This study indicated that the first round of triennially mammography screening is cost-effective in 53% of cases, while in the second and third rounds the chance of being cost-effective is very small. These low effects have been reported in some recently published articles. Prasad and colleagues insist on harm of screening and argue that reductions in overall mortality of breast cancer screening should be the benchmark and call for higher standards of evidence (36). Currently published Cochrane review which shows that trials with adequate randomization do not find an effect of screening on total cancer mortality, including breast cancer, (RR 1.02, 95% CI 0.95 to 1.10) after 10 years (37). Definitely, the smaller the effect, the less cost-effectiveness would be expected. The availability of sufficient health equipment, high quality workforce, and the time spent on the detection of new cases are other factors affecting the results.

Because of insufficient national data, the frequency of different stages of breast cancer in Iran was considered based on some limited studies. In spite of applying 10% variation in each stage frequency, its effect on study results cannot be ignored.

Despite these limitations, we consider the developed models as holistic ones for demonstrating the breast cancer states in annual intervals in Iran. Establishing some local screening programs and applying their results to this model, may facilitate evaluating different strategies for disease control.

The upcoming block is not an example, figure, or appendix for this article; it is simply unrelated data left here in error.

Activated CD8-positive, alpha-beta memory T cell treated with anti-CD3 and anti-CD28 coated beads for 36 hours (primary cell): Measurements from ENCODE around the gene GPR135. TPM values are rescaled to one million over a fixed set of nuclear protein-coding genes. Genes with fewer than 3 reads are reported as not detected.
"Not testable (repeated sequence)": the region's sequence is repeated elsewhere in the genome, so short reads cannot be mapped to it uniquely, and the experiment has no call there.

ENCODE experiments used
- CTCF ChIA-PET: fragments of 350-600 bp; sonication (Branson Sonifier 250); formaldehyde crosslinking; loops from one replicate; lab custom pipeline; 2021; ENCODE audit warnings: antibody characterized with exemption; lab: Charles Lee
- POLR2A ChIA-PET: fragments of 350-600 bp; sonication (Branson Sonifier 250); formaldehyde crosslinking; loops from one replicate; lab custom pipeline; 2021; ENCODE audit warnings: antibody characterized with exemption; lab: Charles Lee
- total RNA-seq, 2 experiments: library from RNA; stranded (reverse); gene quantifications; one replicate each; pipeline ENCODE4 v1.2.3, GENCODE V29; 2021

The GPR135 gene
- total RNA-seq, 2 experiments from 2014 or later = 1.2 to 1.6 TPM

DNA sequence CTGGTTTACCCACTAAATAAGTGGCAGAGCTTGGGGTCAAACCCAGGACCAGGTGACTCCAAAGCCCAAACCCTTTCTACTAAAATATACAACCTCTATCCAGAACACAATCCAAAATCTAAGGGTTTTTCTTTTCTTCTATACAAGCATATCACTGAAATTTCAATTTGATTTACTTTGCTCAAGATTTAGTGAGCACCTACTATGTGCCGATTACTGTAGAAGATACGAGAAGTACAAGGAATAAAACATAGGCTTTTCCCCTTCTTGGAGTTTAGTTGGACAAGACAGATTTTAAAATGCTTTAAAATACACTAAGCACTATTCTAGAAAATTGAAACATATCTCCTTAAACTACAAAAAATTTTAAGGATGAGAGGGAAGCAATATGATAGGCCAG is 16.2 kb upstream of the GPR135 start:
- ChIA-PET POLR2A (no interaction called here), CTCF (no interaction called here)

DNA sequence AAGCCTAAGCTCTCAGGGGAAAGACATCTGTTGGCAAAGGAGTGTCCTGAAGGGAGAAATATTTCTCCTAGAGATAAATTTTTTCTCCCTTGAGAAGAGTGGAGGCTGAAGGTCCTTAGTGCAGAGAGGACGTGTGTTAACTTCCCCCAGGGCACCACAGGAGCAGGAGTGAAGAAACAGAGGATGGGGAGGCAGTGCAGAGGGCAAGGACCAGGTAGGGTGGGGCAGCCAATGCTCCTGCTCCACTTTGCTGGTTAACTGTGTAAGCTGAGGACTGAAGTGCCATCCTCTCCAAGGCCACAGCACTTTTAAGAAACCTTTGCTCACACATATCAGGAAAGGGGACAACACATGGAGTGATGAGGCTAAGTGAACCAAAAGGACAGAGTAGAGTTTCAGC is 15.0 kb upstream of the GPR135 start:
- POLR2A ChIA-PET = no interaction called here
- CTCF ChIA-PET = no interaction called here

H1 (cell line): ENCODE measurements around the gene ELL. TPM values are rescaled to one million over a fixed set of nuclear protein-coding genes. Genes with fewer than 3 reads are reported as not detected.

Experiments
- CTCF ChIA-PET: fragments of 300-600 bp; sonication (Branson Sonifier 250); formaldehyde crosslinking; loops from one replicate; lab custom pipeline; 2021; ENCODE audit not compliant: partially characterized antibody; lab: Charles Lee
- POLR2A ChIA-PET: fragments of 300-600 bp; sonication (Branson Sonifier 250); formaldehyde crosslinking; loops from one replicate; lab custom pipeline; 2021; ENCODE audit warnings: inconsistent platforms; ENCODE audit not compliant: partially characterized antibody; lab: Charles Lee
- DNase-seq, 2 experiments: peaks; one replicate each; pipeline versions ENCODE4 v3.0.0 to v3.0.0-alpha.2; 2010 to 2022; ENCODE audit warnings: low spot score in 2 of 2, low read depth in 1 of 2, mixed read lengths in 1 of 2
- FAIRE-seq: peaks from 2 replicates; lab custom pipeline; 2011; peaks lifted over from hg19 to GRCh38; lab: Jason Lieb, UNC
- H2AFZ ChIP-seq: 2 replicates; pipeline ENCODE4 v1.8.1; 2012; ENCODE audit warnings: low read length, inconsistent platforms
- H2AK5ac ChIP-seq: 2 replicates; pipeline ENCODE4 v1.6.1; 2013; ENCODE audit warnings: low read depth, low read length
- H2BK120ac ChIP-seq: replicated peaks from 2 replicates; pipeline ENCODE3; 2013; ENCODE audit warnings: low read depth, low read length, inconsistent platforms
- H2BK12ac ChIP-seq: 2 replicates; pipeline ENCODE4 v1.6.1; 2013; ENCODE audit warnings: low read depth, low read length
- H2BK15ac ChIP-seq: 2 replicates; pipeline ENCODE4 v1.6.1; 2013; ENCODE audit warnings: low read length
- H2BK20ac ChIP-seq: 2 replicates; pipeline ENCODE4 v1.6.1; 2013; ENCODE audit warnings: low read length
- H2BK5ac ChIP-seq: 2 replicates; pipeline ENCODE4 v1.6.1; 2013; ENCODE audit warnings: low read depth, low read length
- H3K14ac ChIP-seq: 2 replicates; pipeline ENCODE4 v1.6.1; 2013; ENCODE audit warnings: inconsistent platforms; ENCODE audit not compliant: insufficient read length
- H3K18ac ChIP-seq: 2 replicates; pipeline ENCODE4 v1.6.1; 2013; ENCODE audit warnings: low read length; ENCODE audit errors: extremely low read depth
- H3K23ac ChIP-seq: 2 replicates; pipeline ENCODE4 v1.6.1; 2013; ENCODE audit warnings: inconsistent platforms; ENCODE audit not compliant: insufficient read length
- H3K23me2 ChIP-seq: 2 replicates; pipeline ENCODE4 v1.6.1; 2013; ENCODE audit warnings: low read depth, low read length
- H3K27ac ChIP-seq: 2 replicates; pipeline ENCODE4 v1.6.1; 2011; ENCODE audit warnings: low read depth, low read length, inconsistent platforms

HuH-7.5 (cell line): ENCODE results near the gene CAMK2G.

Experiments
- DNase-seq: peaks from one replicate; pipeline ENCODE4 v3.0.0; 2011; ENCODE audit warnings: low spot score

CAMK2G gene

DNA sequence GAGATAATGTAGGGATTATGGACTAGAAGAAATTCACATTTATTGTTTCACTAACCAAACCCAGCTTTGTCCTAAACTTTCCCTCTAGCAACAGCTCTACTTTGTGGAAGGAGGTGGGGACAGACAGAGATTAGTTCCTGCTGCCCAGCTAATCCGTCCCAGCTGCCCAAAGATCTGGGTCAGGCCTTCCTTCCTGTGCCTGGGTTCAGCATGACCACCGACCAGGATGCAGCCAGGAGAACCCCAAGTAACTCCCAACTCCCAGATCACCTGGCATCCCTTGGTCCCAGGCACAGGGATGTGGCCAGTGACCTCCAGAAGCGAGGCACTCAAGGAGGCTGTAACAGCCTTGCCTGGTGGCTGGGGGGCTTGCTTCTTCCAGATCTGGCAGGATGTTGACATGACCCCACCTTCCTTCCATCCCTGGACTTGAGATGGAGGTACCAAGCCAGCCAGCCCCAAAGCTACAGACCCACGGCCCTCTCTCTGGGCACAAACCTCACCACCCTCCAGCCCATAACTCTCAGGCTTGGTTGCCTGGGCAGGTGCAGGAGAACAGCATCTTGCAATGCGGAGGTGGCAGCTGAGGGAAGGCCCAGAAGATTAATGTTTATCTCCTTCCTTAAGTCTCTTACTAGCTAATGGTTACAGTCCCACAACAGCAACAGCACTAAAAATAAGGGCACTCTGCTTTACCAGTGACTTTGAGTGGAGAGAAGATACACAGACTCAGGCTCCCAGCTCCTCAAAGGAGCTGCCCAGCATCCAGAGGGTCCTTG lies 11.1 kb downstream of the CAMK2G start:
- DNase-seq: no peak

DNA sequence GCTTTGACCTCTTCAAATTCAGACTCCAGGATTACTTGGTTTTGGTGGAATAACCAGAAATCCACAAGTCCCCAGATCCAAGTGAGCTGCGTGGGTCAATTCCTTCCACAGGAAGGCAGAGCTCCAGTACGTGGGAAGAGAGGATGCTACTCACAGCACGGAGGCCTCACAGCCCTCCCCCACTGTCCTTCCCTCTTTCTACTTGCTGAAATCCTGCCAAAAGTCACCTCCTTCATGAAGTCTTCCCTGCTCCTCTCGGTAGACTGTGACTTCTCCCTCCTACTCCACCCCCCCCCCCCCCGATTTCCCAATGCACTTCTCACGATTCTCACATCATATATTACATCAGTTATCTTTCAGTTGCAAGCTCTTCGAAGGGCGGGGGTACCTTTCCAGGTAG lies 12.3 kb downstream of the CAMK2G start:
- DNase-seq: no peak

In this study we calculated only direct costs of screening. According to Lidgren et al. study, indirect costs were constituted 70% of the total cost (38). Definitely implying both expenditures will provide more accurate estimation of breast cancer burden on the health system. Development of new diagnosis and treatment modalities in breast cancer can decrease the side effects and promotes the quality of life in them. Thus, it seems that the estimated cost for screening is the least threshold and many other facilities should be considered by health policy makers to improve the women and community health.

5.1. Conclusion

The mammography screening program, in the first round, was cost-effective in 53% of the cases in Iran. Incremental cost per QALY in the second and third rounds of screening are much higher than the accepted payment threshold by Iranian health system. Thus, evaluation of other screening strategies would be useful to identify more cost-effective program. Future studies with new national data can improve the accuracy of our finding and provide better information for health policy makers for decision making.

Acknowledgements

Footnotes